This last discovery was less a surprise than Verrechia’s appetite for homosexual pornography. Father Verrechia had for some time conducted a very public romance with Nancy Lambert. The two spent hours together, sometimes socially, like the parish party where they sat together in a hot tub drinking wine, Verrechia’s arm around Nancy. Other time was spent privately, like the time Haley ran into Nancy coming out of Verrechia’s bedroom very late at night. It was called “the Father Verrechia show,” and was a source of scandal to All Saints parishioners, and a source of pain for Nancy’s husband and children, who were also parishioners.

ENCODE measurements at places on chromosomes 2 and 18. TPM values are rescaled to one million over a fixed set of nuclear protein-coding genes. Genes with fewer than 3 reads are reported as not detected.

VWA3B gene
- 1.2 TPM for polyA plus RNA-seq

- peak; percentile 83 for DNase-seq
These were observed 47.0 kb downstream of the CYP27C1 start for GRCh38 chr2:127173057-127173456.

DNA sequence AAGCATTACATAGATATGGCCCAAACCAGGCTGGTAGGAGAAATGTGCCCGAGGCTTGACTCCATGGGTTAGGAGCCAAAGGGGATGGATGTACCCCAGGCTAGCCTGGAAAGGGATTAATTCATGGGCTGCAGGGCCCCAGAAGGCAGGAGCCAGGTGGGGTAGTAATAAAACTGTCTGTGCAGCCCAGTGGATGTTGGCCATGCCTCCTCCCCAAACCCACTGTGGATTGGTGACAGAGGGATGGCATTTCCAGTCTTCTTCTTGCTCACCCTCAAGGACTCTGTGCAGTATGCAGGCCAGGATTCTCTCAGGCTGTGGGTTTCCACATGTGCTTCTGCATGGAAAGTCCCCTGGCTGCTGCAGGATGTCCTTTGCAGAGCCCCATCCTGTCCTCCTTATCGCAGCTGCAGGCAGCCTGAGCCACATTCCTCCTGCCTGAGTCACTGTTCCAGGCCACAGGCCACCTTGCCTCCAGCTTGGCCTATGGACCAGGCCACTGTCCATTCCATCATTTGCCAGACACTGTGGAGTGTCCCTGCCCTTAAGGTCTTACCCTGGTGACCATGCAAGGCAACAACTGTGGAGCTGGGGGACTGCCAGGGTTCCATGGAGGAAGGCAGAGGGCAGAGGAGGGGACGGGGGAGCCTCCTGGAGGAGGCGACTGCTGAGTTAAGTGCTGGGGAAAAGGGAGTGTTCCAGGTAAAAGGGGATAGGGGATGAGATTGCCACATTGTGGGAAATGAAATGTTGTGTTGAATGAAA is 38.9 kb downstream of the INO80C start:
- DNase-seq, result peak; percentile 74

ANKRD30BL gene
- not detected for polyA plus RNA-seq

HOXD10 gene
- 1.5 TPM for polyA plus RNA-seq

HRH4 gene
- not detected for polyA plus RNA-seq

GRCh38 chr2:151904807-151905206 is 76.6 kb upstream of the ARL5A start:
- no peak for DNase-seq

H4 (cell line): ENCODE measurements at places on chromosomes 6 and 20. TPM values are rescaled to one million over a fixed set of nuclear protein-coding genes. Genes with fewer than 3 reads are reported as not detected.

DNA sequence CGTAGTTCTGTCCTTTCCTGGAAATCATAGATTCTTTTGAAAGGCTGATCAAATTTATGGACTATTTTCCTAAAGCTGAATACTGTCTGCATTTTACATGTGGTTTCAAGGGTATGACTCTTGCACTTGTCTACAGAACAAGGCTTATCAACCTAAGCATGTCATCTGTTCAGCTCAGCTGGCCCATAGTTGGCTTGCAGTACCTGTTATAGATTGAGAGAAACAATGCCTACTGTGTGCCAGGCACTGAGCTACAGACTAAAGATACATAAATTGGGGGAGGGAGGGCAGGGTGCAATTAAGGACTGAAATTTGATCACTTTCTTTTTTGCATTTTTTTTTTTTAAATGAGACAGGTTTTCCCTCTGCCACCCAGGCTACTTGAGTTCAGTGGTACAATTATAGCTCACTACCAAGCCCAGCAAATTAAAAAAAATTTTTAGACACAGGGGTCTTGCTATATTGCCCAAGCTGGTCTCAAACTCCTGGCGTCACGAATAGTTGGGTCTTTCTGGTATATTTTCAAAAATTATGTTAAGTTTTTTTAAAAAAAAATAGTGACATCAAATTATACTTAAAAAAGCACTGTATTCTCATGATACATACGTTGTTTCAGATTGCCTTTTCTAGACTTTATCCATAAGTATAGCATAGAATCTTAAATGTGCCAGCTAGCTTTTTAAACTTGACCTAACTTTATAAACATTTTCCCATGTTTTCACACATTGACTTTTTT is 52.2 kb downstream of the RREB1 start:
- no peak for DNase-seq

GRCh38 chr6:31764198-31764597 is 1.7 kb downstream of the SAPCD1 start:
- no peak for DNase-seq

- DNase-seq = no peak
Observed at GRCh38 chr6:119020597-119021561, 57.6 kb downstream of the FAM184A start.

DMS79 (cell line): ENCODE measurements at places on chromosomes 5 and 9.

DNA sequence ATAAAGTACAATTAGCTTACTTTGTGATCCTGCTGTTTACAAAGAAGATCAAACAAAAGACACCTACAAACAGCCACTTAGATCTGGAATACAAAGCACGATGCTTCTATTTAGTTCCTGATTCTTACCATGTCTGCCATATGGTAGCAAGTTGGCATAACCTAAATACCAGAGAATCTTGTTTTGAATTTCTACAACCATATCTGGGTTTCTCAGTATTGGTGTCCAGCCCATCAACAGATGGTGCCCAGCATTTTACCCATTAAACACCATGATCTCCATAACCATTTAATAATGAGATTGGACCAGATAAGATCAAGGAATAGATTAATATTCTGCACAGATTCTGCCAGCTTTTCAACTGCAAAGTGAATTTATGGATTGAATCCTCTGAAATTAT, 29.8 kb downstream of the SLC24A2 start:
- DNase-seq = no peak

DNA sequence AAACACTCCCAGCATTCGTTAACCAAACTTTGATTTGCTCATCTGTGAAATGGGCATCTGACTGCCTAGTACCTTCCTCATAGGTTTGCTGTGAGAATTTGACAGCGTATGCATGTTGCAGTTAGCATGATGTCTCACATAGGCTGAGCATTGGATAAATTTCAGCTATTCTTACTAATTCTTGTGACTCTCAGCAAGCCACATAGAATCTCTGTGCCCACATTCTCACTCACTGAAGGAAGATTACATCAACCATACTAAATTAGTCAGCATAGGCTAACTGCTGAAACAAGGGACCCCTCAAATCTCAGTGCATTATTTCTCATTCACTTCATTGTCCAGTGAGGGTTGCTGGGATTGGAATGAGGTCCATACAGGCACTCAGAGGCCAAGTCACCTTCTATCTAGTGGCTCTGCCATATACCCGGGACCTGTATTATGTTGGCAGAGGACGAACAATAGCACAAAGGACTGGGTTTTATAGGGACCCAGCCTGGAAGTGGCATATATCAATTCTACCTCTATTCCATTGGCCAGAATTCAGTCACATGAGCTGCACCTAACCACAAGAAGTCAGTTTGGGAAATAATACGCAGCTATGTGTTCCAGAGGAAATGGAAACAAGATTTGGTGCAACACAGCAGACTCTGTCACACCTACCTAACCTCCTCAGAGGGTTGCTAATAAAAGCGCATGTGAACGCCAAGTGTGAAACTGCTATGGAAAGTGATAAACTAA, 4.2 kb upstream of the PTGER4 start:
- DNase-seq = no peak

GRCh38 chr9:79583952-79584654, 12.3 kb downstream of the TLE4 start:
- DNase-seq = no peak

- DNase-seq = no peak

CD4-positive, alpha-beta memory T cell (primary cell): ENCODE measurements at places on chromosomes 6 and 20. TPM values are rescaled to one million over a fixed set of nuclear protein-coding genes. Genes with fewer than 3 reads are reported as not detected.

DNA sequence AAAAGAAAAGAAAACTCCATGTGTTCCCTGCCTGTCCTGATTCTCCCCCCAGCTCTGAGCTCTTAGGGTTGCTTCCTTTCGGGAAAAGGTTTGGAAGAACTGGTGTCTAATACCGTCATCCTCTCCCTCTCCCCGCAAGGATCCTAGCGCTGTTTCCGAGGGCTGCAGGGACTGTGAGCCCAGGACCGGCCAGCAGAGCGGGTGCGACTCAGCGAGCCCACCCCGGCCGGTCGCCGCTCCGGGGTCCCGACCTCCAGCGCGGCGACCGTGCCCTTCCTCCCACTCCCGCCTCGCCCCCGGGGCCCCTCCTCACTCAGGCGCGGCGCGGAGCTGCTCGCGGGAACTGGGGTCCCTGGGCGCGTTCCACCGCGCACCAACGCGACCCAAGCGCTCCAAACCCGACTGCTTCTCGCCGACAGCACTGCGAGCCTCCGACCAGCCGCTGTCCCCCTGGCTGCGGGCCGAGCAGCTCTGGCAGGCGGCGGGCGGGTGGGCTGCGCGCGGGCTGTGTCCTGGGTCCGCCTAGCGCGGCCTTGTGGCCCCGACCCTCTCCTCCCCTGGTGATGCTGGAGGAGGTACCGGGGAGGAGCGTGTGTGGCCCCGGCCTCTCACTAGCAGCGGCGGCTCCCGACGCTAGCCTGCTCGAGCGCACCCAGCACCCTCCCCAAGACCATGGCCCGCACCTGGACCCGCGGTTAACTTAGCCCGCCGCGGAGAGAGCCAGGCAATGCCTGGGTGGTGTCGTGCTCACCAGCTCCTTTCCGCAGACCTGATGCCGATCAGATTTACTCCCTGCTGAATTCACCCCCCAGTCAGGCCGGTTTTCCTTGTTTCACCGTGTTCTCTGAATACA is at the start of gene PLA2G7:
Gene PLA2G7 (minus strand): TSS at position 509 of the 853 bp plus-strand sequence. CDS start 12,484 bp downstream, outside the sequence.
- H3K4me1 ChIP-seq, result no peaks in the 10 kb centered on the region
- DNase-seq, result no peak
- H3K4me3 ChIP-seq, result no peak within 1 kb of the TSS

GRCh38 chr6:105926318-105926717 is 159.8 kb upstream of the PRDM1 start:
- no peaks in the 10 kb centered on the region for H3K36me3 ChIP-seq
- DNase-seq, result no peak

“It was a full-blown scandal by the fall of 1998,” Haley testified. 14. Deposition, pp. 211-212. Numerous parishioners and one of the associate pastors complained to the diocese about Father Verrechia and Nancy, but nothing changed. Bishop Keating died in 1998, and in 1999 Pope John Paul II appointed Paul Loverde as Arlington’s diocesan bishop. That same year Father Haley presented to his new bishop indisputable evidence of Verrechia’s misconduct: he downloaded Verrechia’s letters and visits to gay porn sites onto compact disc, and presented it to Loverde. According to Haley, Loverde told him he was going on vacation and didn’t have time to look at it. 15. Deposition, pp. 70-71.